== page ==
Wide spectrum of neuronal and network phenotypes in human stem cell-derived excitatory neurons with Rett syndrome-associated MECP2 mutations
Rebecca SF Mok,
Taimoor I Sheikh,
Isabella R Fernandes,
Leah C DeJong,
Matthew R Hildebrandt,
Deivid C Rodrigues,
Alysson R Muotri,
John B Vincent,
Lyle W Muller,
Julio C. Martinez-Trujillo,
Michael W Salter,
Posted 12 Jul 2020
bioRxiv DOI: 10.1101/2020.07.12.189621
Posted 12 Jul 2020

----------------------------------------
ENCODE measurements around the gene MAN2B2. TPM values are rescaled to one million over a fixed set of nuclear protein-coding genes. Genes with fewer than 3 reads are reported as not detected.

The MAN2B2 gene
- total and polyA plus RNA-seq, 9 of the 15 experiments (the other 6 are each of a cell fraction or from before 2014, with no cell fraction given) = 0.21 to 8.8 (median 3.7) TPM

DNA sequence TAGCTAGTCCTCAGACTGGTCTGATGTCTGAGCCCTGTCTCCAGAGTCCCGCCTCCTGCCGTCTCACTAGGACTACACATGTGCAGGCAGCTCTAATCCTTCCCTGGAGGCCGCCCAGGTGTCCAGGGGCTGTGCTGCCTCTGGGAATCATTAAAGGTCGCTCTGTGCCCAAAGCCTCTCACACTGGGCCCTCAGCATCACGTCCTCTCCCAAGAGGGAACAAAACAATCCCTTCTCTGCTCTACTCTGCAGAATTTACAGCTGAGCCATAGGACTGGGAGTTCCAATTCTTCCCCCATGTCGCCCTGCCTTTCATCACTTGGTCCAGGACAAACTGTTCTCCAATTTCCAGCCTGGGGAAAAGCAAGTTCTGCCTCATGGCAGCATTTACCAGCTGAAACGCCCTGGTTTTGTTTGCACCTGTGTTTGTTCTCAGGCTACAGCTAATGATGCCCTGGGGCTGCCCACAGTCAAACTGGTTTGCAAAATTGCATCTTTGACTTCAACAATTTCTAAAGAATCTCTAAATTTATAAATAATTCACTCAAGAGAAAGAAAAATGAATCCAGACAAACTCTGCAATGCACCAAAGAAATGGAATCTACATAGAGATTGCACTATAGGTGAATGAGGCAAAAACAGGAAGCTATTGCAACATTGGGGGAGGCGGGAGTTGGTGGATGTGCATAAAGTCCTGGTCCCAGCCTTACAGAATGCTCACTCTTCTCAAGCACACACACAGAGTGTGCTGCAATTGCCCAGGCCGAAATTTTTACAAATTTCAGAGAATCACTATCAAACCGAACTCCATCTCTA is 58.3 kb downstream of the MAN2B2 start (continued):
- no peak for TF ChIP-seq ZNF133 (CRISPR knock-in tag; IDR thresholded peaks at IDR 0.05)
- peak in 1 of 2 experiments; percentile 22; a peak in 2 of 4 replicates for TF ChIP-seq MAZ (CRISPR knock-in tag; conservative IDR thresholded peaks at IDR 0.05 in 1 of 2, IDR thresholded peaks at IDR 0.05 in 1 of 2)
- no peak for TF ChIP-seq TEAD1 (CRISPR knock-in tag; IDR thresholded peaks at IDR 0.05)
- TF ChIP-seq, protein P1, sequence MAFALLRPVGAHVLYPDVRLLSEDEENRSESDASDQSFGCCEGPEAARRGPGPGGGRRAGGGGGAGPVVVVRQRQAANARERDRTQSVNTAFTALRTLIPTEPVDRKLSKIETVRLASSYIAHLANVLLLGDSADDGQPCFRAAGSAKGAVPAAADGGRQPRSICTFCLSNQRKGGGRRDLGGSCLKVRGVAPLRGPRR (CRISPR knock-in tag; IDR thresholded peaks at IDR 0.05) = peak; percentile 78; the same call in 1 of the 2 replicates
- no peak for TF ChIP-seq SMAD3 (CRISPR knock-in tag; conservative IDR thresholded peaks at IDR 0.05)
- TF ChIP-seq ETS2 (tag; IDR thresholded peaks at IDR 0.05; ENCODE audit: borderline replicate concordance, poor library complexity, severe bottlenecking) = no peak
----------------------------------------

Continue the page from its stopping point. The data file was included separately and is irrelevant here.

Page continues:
Rett syndrome (RTT) is a severe neurodevelopmental disorder primarily caused by heterozygous loss-of-function mutations in the X-linked gene MECP2 that is a global transcriptional regulator. Mutations in the methyl-CpG binding domain (MBD) of MECP2 disrupt its interaction with methylated DNA. Here, we investigate the effect of MECP2 L124W missense mutation in the MBD of an atypical RTT patient in comparison to severe MECP2 null mutations. L124W protein had a limited ability to disrupt heterochromatic chromocenters due to decreased binding dynamics. We isolated two pairs of isogenic WT and L124W induced pluripotent stem cells. L124W induced excitatory neurons expressed stable protein, exhibited increased input resistance and decreased voltage-gated Na+ and K+ currents, and their neuronal dysmorphology was limited to decreased dendritic complexity. Three isogenic pairs of MECP2 null neurons had the expected more extreme morphological and electrophysiological phenotypes. We examined development and maturation of L124W and MECP2 null excitatory neural network activity using micro-electrode arrays. Relative to isogenic controls, L124W neurons had an increase in synchronous network burst frequency, in contrast to MECP2 null neurons that suffered a significant decrease in synchronous network burst frequency and a transient extension of network burst duration. We capture these findings in a computational neural network model that shows the observed changes in network dynamics are best explained by changes in intrinsic adaptation currents in individual neurons. Our multilevel results demonstrate that RTT excitatory neurons show a wide spectrum of morphological, electrophysiological and circuitry phenotypes that are dependent on the severity of the MECP2 mutation.
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